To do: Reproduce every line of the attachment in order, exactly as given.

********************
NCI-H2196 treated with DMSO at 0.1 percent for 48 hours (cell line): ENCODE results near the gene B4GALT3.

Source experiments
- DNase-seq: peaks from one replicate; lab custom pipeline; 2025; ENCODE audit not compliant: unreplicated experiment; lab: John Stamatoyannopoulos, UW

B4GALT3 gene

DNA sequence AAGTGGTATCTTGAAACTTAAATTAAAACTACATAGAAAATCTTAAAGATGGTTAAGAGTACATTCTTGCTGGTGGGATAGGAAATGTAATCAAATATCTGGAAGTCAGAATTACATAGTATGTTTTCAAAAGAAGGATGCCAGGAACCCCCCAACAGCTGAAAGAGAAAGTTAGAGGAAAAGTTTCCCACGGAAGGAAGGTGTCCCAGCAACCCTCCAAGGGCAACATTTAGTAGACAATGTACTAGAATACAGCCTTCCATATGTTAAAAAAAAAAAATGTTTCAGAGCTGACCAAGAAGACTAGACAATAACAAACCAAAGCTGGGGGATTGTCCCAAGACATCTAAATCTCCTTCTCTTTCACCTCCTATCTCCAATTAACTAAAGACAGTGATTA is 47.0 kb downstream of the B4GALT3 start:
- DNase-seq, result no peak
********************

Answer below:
NCI-H2196 treated with DMSO at 0.1 percent for 48 hours (cell line): ENCODE results near the gene B4GALT3.

Source experiments
- DNase-seq: peaks from one replicate; lab custom pipeline; 2025; ENCODE audit not compliant: unreplicated experiment; lab: John Stamatoyannopoulos, UW

B4GALT3 gene

DNA sequence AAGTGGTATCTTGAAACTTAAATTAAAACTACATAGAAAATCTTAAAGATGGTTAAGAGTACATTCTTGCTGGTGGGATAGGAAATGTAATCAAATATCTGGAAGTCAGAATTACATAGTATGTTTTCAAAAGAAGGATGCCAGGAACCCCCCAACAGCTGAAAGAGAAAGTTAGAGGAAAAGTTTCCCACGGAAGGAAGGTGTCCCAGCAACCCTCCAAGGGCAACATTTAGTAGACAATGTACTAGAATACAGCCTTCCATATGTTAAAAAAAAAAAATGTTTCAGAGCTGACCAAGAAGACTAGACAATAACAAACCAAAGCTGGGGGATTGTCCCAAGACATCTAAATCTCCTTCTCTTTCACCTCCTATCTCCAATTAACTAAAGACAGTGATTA is 47.0 kb downstream of the B4GALT3 start:
- DNase-seq, result no peak